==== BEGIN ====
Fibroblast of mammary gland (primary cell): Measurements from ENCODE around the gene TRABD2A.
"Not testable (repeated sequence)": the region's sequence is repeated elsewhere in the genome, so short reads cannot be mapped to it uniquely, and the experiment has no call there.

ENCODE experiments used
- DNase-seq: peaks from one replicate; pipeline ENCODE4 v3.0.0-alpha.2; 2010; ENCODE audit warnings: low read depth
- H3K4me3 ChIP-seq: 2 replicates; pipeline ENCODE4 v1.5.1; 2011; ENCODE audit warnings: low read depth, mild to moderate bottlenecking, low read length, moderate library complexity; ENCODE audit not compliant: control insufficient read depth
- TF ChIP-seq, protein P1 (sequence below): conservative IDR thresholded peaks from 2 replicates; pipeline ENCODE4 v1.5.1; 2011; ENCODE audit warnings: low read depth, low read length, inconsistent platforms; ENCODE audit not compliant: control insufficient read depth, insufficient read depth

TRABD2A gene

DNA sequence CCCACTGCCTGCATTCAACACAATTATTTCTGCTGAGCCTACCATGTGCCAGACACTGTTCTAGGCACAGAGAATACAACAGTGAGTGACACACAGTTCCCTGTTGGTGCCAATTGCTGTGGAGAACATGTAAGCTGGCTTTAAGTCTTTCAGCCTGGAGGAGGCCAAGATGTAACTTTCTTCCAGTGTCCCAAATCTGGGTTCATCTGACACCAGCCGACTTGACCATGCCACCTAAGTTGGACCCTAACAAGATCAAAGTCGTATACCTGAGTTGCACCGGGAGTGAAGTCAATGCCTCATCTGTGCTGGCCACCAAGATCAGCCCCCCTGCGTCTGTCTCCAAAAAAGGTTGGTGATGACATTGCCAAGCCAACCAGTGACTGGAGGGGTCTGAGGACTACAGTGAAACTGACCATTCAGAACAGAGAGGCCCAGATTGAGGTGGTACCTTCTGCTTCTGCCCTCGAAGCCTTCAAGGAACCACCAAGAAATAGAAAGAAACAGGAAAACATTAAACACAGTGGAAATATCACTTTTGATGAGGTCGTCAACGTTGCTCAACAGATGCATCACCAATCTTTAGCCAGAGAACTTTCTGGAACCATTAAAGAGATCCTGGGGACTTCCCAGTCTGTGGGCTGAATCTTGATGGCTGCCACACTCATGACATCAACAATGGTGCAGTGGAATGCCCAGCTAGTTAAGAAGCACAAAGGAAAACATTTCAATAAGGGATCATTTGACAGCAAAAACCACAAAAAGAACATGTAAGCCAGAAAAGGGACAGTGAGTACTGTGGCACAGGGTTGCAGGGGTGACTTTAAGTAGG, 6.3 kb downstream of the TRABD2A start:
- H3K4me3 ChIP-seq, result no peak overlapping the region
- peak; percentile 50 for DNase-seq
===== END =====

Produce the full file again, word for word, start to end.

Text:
Fibroblast of mammary gland (primary cell): Measurements from ENCODE around the gene TRABD2A.
"Not testable (repeated sequence)": the region's sequence is repeated elsewhere in the genome, so short reads cannot be mapped to it uniquely, and the experiment has no call there.

ENCODE experiments used
- DNase-seq: peaks from one replicate; pipeline ENCODE4 v3.0.0-alpha.2; 2010; ENCODE audit warnings: low read depth
- H3K4me3 ChIP-seq: 2 replicates; pipeline ENCODE4 v1.5.1; 2011; ENCODE audit warnings: low read depth, mild to moderate bottlenecking, low read length, moderate library complexity; ENCODE audit not compliant: control insufficient read depth
- TF ChIP-seq, protein P1 (sequence below): conservative IDR thresholded peaks from 2 replicates; pipeline ENCODE4 v1.5.1; 2011; ENCODE audit warnings: low read depth, low read length, inconsistent platforms; ENCODE audit not compliant: control insufficient read depth, insufficient read depth

TRABD2A gene

DNA sequence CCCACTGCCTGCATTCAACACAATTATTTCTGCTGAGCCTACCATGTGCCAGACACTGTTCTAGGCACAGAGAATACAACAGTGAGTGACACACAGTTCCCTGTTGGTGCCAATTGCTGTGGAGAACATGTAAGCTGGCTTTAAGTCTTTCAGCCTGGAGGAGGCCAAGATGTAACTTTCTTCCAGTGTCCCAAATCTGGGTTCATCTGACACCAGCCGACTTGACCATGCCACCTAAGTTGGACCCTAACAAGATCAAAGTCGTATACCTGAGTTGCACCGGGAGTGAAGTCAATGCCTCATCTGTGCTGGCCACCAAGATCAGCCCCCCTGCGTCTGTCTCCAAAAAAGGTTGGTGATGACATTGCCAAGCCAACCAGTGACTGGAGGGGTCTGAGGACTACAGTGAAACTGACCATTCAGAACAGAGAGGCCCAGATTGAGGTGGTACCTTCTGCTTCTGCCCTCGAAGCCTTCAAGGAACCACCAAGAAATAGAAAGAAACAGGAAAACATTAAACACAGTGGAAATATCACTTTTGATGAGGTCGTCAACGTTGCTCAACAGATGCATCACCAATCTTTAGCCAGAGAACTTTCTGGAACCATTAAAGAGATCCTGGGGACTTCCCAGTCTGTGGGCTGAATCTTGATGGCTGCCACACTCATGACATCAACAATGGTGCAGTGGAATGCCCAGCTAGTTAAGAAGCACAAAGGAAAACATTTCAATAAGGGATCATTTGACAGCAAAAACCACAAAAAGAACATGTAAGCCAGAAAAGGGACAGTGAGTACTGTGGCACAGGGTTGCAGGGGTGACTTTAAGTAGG, 6.3 kb downstream of the TRABD2A start:
- H3K4me3 ChIP-seq, result no peak overlapping the region
- peak; percentile 50 for DNase-seq